Offline Listening

 

Offline Listening with SoundCloud

LEAD UI/UX, CONTENT Strategy
TIMELINE: 4 months | LAUNCHING: JULY 2017

Offline listening is the #1 feature for converting free listeners into subscribers of SoundCloud Go/Go+. However, because it didn’t initially work as expected for users, it’s also a notable driver of subscription churn. I worked as the sole designer with the product team to refresh SoundCloud’s offline listening experience for Android & iOS.

 

Understanding the Problem

According to our latest cancellation survey and UX research with users, new subscribers weren’t aware of the offline feature or how to use it. The volume of customer cases increased dramatically in 2016 because of the user experience. Users found the offline listening feature to be unreliable and crash often—especially power users with large music collections. I conducted a baseline user testing study with our UX Researcher, where users said:

You had to download all the songs and it took up way too much storage on my phone. It made the app start to crash every time I tried opening it.
I want to be able to choose which of my Likes to save for offline listening—not just however many of my recent likes fit within the data allowance I’ve selected.
 

Experience Audit

To get an idea of the opportunity spaces, I completed the following audit of the current offline experience. I then made high-level recommendations based on my hypothesis & the data we gathered from user research, audience research, and a cancellation survey.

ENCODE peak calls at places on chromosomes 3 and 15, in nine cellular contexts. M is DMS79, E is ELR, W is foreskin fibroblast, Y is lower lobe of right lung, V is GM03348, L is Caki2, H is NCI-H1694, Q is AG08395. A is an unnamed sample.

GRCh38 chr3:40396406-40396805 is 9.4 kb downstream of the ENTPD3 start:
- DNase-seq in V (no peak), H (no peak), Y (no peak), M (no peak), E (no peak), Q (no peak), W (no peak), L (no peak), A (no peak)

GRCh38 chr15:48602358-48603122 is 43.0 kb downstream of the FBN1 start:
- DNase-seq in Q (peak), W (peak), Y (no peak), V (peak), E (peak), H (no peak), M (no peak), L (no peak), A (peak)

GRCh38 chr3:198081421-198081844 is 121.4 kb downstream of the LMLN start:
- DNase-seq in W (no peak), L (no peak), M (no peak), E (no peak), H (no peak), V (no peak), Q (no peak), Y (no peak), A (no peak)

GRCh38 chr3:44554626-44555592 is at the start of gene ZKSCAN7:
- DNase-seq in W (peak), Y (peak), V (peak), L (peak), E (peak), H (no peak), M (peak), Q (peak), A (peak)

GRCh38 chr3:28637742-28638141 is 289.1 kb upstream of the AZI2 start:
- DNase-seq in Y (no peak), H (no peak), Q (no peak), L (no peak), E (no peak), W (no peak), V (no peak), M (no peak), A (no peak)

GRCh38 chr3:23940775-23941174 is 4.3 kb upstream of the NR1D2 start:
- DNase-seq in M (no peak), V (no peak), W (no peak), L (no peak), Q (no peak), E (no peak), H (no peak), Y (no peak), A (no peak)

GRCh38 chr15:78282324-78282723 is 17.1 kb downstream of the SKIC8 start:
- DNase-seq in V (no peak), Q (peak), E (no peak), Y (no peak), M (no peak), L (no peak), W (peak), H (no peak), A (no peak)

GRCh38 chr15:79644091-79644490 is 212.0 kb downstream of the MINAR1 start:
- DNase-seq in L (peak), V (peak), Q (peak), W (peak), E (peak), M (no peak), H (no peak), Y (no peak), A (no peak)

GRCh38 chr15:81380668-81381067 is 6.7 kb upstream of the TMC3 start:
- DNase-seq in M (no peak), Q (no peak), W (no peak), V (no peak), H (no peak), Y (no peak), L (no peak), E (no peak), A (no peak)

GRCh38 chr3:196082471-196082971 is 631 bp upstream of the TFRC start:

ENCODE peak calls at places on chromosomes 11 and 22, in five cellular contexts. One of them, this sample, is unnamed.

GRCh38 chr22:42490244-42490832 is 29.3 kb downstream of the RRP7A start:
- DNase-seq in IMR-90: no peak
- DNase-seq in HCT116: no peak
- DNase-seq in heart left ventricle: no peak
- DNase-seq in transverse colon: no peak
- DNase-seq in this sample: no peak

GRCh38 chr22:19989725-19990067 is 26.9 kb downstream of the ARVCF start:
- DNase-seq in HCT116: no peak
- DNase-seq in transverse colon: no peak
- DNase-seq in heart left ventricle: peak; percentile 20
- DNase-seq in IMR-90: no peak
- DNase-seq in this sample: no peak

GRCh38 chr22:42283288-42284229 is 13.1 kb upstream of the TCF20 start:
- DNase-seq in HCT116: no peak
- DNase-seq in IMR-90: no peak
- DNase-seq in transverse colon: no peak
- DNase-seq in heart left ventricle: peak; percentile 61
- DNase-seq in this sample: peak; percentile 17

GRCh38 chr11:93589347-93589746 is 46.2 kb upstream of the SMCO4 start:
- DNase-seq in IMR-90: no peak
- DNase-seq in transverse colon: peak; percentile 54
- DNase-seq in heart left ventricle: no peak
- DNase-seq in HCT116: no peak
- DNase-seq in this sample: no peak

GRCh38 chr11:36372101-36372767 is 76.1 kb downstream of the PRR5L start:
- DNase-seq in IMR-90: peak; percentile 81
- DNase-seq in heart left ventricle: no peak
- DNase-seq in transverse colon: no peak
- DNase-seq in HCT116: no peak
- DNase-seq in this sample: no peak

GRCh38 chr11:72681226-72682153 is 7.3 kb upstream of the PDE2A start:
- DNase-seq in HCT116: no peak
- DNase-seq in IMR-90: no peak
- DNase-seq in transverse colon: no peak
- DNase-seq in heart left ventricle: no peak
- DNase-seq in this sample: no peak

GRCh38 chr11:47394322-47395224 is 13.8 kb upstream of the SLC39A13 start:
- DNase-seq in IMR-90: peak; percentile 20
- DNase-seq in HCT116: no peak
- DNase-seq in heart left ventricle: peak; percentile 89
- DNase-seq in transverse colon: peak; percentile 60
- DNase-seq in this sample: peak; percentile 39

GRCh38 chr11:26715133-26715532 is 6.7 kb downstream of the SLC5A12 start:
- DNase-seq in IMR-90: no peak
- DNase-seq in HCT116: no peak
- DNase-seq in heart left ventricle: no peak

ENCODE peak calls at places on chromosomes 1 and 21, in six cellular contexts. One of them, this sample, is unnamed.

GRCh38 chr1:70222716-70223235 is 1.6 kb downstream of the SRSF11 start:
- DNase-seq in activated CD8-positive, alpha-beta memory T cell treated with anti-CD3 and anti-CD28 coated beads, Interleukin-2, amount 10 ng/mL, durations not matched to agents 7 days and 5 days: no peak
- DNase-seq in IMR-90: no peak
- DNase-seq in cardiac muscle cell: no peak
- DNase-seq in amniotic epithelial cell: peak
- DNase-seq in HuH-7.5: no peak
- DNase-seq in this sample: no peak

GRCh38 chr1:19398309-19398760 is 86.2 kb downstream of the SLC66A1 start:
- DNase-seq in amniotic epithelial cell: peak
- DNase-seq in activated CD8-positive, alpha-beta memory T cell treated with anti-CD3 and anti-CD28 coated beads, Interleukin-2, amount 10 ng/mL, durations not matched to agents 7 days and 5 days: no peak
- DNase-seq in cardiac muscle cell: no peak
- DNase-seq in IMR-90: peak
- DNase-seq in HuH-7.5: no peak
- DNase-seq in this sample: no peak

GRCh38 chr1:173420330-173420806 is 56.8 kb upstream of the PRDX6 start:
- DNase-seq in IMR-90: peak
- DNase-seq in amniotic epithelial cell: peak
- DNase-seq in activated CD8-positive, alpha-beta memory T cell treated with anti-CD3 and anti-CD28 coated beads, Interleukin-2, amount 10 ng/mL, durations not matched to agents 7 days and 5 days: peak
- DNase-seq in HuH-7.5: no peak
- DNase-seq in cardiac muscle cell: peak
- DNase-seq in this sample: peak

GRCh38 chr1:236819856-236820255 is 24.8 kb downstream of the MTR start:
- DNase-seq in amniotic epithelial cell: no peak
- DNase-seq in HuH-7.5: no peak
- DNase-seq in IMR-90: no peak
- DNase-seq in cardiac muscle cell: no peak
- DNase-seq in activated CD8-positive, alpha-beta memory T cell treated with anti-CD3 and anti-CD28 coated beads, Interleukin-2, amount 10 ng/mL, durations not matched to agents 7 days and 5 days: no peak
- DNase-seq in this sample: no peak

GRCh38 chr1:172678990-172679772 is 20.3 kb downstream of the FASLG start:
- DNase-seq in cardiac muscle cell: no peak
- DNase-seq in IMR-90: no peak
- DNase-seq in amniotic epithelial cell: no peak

Existing logic flow

Existing experience for saving playlist offline from within collection

Existing experience for creating a new playlist then saving offline

 

Developing Hypotheses

Because the “Like” action and “Offline Sync” function were connected in the backend, users weren’t making use of either experience as intended, and were hacking around it. For example, some listeners used “Likes” to build playlists, and ran into unexpected troubles with storage and app crashes. I recommended unlinking the “Like” and “Offline Sync” functions, creating distinct experiences for both, and building educational elements to encourage more natural behavior.

Feature Education

Increase visibility of the offline feature and provide education in the right moments of a user's journey to help orient and save offline with ease. 

Saving Offline

Increase number of entry-points for saving offline, while introducing UI elements and color to differentiate offline tracks from the rest of the user’s collection.

Accessing & Managing

Create a section of the app for aggregating all offline content. Improve storage functionality to ease data and storage anxiety.

 

Design First-Steps